AZCIR is a nonprofit organization dedicated to statewide investigative reporting
The Arizona Center for Investigative Reporting is an independent, nonprofit media organization dedicated to statewide accountability journalism in Arizona. AZCIR’s mission is to produce, foster and promote investigative journalism through original and collaborative reporting, public events and trainings, for the betterment of our communities.
We accomplish this through innovative, interactive and in-depth investigative reporting that incorporates data analysis and visualizations, multimedia gathering for publication in all news mediums and interactive digital content such as geographic mapping and spatial analysis. We publish our content digitally on AZCIR.org and through partnerships with Arizona news organizations.
AZCIR seeks to establish itself as a voice for investigative reporting in Arizona, serving as a content producer and collaborator, as well as an organization that highlights and discusses exceptional accountability journalism in our state. We are working to build an environment of collaborative investigative journalism, by which newsrooms can combine resources for greater impact. AZCIR will serve at the core of those collaborations, in addition to providing original content for statewide distribution.
EXECUTIVE DIRECTOR, EDITOR
Brandon Quester is the co-founder of the Arizona Center for Investigative Reporting, where he served as executive director and editor from 2012 through January 2017. In a short time and with limited resources, he built AZCIR into an award-winning newsroom, becoming a regional hub for original and collaborative accountability journalism that is best known for its deep reporting on important public policy issues in Arizona and the Southwest. He now works as Director of Data and Visuals for inewsource, a nonprofit investigative newsroom in San Diego, California.
Jude Joffe-Block is a Phoenix-based journalist. From 2010 to 2016, she covered border and immigration issues as a correspondent for Phoenix’s NPR station, KJZZ. Her stories have aired all over public radio airwaves, including on Morning Edition, All Things Considered, Here & Now, and The World. Jude began her journalism career in Mexico City. She is currently co-authoring a book with Terry Greene Sterling about former Maricopa County Sheriff Joe Arpaio’s unprecedented immigration crackdowns, the Latino-led movement that organized against him and the legal battles that culminated in the historic Trump pardon. Joffe-Block is a New Arizona Fellow with New America.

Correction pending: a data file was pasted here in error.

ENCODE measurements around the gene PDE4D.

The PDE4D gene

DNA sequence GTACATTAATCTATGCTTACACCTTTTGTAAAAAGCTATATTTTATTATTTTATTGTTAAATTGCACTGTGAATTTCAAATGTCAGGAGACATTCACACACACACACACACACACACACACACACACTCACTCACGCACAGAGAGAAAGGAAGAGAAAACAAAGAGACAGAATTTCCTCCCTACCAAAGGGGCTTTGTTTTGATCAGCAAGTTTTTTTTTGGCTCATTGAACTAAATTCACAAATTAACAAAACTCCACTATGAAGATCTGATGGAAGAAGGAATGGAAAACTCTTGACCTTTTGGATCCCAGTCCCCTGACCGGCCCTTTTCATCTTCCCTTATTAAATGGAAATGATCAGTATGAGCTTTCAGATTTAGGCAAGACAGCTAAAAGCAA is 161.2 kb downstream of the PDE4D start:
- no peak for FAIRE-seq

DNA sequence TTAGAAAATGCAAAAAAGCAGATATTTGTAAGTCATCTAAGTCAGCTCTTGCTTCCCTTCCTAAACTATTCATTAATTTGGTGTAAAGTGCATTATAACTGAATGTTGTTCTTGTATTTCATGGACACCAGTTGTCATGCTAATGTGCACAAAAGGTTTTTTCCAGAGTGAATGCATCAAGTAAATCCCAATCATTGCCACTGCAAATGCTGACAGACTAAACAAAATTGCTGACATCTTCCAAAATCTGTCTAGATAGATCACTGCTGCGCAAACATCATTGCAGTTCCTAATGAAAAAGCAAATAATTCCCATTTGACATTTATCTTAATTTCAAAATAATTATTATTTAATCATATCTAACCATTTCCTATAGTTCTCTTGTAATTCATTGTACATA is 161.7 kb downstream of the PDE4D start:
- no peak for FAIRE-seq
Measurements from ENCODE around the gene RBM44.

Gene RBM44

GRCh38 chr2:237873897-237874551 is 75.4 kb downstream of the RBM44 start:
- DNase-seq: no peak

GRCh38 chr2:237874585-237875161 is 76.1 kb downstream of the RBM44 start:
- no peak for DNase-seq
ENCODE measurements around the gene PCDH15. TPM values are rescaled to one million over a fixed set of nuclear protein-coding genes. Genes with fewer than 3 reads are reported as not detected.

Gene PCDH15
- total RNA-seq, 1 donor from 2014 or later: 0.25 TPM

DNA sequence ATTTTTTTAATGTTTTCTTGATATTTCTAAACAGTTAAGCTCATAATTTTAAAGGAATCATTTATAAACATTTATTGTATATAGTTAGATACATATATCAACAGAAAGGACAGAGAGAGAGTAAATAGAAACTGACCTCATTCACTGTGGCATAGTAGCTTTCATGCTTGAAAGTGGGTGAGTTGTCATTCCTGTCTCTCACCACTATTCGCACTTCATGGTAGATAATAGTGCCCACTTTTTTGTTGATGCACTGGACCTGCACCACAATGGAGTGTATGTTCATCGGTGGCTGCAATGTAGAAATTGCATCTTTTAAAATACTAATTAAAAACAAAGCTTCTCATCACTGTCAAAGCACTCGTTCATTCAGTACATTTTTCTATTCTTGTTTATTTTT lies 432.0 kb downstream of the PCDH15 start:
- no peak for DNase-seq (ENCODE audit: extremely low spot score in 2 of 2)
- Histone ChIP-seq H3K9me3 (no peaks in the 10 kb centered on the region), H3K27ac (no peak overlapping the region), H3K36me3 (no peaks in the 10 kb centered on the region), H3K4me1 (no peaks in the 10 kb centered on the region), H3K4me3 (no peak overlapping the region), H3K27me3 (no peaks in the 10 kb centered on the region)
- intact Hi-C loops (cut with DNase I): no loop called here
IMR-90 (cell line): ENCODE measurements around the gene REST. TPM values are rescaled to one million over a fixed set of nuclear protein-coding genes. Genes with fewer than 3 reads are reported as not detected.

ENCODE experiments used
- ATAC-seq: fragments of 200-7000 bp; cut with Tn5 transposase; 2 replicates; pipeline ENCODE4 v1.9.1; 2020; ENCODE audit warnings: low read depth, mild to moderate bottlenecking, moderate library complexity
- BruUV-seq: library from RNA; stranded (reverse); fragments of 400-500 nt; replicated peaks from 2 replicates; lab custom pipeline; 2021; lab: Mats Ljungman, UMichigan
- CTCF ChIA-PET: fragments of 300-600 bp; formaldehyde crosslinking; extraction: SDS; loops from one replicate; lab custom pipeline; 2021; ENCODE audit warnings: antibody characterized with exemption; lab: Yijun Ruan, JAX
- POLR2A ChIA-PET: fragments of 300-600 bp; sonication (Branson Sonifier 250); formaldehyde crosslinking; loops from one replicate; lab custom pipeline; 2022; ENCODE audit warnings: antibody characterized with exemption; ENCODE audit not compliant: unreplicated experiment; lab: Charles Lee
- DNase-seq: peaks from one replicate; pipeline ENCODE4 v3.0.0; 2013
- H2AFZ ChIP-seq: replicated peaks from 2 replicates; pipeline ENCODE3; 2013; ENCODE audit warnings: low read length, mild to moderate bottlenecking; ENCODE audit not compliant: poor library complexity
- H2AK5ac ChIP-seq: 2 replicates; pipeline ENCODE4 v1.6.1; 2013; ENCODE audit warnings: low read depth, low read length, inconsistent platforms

Terry Greene Sterling is a Phoenix based journalist. Her work has appeared in many newspapers and magazines, including The Washington Post, Newsweek, The Daily Beast, The Atlantic, Slate, The National Journal Magazine, Rolling Stone, The Village Voice, Salon.com, High Country News, Arizona Highways, and The Guardian. She’s the winner of 54 international, national and regional journalism awards, including three Virg Hill Journalist of the Year Awards, The Don Bolles Award for Investigative Reporting, and the James Aronson Award for Social Justice Journalism. Greene Sterling is writer-in-residence and affiliated faculty at the Walter Cronkite School of Journalism and Mass Communication at Arizona State University. She’s the author of “Illegal, Life and Death in Arizona’s Immigration War Zone,” and is currently coauthoring a book with journalist Jude Joffe-Block. The book, under contract with the University of California Press, tells the story of former Maricopa County Sheriff Joe Arpaio’s unprecedented immigration crackdowns, the Latino-led movement that organized against him and the legal battles that culminated in the historic Trump pardon.